Leo Gerard, the President of the United Steelworkers, has spoken out against Obama’s request for Fast Track, noting the 400 million tons of over-capacity in steel manufacturing in China, which will continue to eat into the US markets. In fairness, China is not a part of the TPP yet (though it has been showing a lot of interest in it of late). It is also important to note that U.S. wage rates have not increased in ‘real terms’ since 1973, since Fast Track was passed. The ‘right to work’ is enshrined under Article 23 of the Universal Declaration of Human Rights (which has attained the status of customary international law), and Article 6 of the International Covenant on Economic Social and Cultural Rights (which the USA has not ratified). The ILO Convention 122 on Employment policy (to which the USA is not a party) also lays down that , ‘each Member shall declare and pursue, as major goal, an active policy designed to promote full, productive and freely chosen employment.’ However, it is difficult to make out a case for a hard international law obligation on part of the USA to avoid large-scale job losses. But the USA is a member of the ILO and is bound by the principles in the Declaration of Philadelphia, which includes the goal of ‘full employment and raising the standards of living’. Further, the large scale job losses do severely diminish the capabilities of communities and people affected by them.
In conclusion, it seems that the chances of the T.P.P going through without the Fast Track authority are slim. Further, there is a large body of economic literature that swears by the economic logic of comparative advantage. Taken at face value this would make the signing of the T.P.P is pivotal for US interests. Further it may not be entirely fair to describe the Fast Track process as undemocratic, given that the President of the USA (who signs off on these deals, is democratically elected). However, social impact of the job displacement is real, and the fears of trade unions and labor groups cannot be wished away. Before canvassing for Fast Track authority, the President should provide a clear and coherent vision of how he plans to tackle the issue of job losses. It is possible that through vocational training and rehabilitation (programs dealing with which which already exist to a certain extent), the impact of job losses can be minimized, but such policies must be developed by taking the views of all stakeholders into account. Holding back the trade agenda, however, seems difficult.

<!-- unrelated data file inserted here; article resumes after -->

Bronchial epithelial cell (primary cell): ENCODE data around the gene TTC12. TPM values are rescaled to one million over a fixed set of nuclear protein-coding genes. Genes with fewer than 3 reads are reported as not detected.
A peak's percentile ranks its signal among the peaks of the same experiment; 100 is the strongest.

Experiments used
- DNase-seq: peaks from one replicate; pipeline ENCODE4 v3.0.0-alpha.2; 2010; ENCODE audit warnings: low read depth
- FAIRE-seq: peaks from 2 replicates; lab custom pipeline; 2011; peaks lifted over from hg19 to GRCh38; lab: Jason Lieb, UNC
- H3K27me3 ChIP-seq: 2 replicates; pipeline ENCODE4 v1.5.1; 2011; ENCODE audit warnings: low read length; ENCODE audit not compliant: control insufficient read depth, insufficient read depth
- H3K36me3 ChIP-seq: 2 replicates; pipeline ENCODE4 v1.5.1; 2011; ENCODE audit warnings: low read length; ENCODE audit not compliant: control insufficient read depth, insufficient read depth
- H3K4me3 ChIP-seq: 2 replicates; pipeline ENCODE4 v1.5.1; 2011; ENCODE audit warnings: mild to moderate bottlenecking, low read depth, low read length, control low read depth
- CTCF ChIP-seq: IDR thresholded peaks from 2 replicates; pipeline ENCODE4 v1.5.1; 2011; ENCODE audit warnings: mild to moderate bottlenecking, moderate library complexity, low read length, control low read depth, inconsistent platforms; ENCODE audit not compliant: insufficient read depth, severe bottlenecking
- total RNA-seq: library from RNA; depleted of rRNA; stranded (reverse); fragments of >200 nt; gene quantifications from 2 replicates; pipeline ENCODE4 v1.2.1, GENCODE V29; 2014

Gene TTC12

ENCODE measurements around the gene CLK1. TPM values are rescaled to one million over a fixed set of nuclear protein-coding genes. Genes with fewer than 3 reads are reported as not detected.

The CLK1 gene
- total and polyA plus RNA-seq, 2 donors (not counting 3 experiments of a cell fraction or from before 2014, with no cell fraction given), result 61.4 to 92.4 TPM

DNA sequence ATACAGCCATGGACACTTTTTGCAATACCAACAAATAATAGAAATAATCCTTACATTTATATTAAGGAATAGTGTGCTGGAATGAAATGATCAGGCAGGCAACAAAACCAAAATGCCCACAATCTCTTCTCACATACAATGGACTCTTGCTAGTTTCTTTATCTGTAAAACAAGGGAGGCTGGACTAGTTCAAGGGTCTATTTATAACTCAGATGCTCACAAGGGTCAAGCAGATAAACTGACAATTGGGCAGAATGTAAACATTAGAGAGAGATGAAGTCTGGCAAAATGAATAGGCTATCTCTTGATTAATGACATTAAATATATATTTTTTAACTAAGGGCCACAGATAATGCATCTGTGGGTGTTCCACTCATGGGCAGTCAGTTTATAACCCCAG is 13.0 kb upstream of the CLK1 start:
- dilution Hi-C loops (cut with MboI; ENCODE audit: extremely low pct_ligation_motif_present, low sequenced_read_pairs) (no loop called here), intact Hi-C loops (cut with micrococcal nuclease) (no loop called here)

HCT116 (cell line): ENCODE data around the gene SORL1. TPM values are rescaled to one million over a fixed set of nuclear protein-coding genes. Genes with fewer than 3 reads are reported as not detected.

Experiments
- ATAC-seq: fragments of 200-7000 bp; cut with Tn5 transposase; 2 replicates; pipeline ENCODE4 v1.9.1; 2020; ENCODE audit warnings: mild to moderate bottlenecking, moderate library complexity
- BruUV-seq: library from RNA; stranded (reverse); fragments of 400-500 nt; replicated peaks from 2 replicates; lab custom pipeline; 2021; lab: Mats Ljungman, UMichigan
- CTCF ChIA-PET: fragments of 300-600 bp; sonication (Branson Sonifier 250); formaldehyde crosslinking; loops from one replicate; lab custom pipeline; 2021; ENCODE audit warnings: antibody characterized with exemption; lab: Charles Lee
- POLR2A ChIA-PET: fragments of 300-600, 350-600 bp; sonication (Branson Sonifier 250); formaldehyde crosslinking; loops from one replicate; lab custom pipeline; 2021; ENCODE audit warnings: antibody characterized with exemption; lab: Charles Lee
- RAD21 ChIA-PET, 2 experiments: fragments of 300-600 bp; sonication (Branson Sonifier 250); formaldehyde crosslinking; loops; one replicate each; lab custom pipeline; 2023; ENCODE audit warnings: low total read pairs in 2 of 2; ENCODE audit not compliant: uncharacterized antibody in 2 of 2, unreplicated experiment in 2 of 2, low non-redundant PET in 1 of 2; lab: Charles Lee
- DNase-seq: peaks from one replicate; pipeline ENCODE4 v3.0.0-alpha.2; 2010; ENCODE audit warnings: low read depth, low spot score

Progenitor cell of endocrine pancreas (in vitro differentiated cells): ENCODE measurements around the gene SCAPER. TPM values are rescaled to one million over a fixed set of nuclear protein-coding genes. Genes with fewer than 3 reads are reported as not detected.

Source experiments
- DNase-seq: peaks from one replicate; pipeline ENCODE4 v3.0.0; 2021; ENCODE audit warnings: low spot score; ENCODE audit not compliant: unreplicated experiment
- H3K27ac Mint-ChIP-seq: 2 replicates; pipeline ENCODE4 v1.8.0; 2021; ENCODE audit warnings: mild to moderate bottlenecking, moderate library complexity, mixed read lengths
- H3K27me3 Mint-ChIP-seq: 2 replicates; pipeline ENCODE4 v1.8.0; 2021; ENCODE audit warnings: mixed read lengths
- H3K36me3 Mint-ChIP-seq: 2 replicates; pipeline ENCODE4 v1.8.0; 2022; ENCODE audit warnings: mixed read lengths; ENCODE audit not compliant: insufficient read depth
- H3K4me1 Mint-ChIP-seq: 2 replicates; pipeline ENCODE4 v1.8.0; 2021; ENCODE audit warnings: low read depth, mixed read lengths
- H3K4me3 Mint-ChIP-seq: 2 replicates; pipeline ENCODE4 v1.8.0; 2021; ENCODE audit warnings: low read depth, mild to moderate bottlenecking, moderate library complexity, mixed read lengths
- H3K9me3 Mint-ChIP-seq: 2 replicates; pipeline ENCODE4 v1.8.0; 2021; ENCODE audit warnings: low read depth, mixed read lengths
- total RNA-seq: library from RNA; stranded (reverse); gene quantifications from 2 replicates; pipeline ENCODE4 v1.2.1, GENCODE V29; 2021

Report to the Congress on the Extension of the Trade Promotion Authority, United States Trade Representative, https://ustr.gov/archive/assets/Document_Library/Reports_Publications/2005/2005_TPA_Report/asset_upload_file834_7514.pdf